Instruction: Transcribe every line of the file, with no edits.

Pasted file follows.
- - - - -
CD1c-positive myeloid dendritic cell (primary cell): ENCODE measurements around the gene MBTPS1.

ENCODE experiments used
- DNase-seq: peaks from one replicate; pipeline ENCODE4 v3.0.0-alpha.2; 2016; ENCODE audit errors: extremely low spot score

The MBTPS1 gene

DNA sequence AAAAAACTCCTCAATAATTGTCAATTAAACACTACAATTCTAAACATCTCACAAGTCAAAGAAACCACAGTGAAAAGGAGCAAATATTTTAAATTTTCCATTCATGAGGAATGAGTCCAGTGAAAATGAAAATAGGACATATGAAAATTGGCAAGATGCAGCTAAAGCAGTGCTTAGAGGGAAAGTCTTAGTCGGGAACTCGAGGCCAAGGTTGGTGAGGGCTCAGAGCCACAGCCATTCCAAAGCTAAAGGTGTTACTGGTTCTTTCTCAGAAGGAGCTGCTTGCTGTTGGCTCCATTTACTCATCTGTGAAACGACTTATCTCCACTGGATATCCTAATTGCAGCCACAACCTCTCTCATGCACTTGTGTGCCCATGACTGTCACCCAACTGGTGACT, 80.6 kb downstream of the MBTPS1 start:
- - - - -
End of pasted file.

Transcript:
CD1c-positive myeloid dendritic cell (primary cell): ENCODE measurements around the gene MBTPS1.

ENCODE experiments used
- DNase-seq: peaks from one replicate; pipeline ENCODE4 v3.0.0-alpha.2; 2016; ENCODE audit errors: extremely low spot score

The MBTPS1 gene

DNA sequence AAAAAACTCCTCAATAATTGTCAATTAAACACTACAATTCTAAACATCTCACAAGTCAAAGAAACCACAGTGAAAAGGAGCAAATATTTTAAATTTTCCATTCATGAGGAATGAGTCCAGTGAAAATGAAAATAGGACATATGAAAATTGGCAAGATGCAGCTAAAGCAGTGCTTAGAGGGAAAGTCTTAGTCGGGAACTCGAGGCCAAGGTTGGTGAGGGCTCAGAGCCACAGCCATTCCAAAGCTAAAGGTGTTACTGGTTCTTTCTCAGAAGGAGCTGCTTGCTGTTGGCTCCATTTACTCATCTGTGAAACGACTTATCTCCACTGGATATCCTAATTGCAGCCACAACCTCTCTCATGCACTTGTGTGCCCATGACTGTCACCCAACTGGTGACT, 80.6 kb downstream of the MBTPS1 start: